For example, in the following code, each instance holds a strong reference (the value held in each instanceX variable) to each other. Even when one of the variables is reassigned, the referenced object still exists, as shown in the log readout:

class Item {
    myName = null;
    objectRef = null;

    constructor(name = "default") {
        myName = name;
    }

    function methodOne(anObject) {
        objectRef = anObject;
    }
}

local instanceOne = Test("I1");
local instanceTwo = Test("I2");

instanceOne.methodOne(instanceTwo);
instanceTwo.methodOne(instanceOne);

instanceTwo = null;
server.log(instanceOne.objectRef);
// Displays something like '(instance : 0x7ffab8f73700)'

Fortunately, Squirrel provides a way of managing this kind of situation: it allows you to create weak references to objects — and, indeed, functions, tables and arrays — which are references that do not claim ownership over those objects. If you assign a weak reference to a variable, the referenced object can be removed if necessary.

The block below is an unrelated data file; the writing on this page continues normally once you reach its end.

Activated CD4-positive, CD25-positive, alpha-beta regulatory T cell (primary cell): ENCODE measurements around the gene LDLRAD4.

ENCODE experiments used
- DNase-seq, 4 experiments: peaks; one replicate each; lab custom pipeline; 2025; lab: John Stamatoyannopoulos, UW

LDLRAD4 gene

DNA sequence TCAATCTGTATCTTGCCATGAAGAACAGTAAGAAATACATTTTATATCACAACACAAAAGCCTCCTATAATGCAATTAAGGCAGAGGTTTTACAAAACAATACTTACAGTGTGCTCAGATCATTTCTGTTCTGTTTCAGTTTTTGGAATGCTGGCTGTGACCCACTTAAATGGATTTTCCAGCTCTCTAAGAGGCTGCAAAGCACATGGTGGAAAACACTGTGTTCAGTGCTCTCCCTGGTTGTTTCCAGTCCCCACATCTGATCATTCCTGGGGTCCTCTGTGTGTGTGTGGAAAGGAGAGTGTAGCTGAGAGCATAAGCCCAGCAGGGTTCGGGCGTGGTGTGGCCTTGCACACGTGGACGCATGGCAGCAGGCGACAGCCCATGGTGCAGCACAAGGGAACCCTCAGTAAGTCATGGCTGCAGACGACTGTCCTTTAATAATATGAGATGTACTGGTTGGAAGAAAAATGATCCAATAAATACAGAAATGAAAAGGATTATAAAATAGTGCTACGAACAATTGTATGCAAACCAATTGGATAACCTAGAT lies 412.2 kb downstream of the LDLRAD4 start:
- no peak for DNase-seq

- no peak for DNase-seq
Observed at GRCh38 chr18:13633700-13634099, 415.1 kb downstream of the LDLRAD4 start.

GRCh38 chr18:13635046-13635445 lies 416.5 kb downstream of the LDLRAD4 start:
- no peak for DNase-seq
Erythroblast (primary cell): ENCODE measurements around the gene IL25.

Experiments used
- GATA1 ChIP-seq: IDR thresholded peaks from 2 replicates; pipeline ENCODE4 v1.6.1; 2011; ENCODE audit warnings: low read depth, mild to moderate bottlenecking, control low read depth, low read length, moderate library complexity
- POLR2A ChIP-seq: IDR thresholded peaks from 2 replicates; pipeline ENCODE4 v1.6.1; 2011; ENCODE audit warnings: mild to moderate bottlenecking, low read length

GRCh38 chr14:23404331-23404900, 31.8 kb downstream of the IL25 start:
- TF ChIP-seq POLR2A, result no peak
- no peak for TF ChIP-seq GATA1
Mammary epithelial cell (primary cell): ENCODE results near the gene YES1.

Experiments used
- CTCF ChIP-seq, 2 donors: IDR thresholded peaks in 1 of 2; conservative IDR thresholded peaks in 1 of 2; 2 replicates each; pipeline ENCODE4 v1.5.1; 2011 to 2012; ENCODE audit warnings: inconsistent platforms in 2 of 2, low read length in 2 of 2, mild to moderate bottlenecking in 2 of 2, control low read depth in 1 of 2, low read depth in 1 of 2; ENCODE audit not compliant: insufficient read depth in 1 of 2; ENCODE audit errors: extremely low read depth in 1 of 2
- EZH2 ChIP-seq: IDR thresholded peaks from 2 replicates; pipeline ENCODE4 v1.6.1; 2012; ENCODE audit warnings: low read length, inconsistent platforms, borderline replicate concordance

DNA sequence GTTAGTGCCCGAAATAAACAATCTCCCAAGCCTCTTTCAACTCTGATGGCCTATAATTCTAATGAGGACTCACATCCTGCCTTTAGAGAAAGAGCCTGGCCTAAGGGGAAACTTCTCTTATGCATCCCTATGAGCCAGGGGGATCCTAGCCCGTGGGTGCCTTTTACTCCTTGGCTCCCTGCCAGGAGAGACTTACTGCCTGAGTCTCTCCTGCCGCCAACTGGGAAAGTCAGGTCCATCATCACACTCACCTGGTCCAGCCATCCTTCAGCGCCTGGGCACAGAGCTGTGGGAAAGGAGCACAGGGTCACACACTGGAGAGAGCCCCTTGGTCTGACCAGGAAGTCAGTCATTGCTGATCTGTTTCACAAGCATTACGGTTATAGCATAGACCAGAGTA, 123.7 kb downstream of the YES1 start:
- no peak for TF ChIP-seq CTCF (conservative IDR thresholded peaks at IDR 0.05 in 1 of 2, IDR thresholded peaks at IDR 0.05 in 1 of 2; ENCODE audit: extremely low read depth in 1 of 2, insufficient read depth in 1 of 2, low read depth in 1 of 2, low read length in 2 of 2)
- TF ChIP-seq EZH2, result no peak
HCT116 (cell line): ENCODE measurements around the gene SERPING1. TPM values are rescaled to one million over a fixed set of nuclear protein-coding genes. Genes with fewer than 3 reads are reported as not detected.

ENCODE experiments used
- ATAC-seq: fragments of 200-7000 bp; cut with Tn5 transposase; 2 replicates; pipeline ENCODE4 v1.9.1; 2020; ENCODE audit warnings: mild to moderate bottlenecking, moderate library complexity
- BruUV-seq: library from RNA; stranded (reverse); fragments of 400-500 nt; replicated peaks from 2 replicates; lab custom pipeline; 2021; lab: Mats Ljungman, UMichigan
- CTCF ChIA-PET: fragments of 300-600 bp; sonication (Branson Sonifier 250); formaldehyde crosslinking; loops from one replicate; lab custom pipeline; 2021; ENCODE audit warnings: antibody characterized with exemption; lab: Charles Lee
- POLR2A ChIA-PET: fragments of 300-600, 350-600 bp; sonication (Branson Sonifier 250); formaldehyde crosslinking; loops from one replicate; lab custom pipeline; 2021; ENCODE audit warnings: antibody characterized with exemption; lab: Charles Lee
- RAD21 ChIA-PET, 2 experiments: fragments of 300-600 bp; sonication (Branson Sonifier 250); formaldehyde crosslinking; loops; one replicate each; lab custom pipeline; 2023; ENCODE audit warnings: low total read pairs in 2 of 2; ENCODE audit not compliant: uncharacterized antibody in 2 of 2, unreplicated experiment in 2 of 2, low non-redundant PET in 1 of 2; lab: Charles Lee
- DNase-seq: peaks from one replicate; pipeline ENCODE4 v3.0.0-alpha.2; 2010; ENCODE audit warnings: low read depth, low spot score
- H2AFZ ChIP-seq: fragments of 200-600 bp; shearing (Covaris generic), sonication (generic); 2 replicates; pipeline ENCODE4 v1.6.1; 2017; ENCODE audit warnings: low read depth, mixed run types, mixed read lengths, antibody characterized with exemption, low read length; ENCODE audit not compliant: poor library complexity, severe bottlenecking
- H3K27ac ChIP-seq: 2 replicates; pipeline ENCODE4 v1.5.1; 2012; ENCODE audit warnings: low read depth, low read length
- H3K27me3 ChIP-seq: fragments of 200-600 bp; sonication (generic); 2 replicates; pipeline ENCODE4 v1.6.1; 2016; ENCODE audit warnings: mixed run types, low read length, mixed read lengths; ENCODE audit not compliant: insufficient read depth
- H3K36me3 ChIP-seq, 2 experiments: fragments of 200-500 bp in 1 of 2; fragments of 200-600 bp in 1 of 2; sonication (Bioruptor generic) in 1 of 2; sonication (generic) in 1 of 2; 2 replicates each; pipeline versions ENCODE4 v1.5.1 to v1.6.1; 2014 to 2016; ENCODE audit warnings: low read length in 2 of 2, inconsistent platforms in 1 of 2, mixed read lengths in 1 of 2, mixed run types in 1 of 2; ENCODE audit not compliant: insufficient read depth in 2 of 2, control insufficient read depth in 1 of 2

To generate a weak reference to an object, call its weakref() method. You can test whether a variable contains a weak reference by using the typeof command:

local instanceOne = Test("I1");

// Get a weak reference to 'instanceOne'
local weakRef = instanceOne.weakref();

// Confirm the reference type
server.log(typeof weakRef);
// Displays 'weakref' -- 'weakRef' is indeed a weak reference

Note It is also possible to call weakref() on an Integer, Float or Boolean variable, but in this case the call returns a copy of the variable (because those are scalar types that pass by value not by reference).

Let’s change the code shown a little further up to make use of weak references:

class Item {
    myName = null;
    weakObjectRef = null;

    constructor(name = "default") {
        myName = name;
    }

    function methodOne(anObject) {
        weakObjectRef = anObject.weakref();
    }
}

local instanceOne = Test("I1");
local instanceTwo = Test("I2");

instanceOne.methodOne(instanceTwo);
instanceTwo.methodOne(instanceOne);

instanceTwo = null;
server.log(instanceOne.weakObjectRef);
// Displays '(null : (nil))'

This time methodOne() causes as weak reference to be stored, and when we allow instanceTwo to be cleared (by reassigning the variable), Squirrel does so and the reference is displayed accordingly. When the object pointed by weak reference is destroyed, the weak reference is automatically set to null. Your code can check this to prevent it from attempting to access the purged object.

Note In standard Squirrel, the bindenv() function keeps a weak reference to the object, but in Electric Imp Squirrel, it is a strong reference.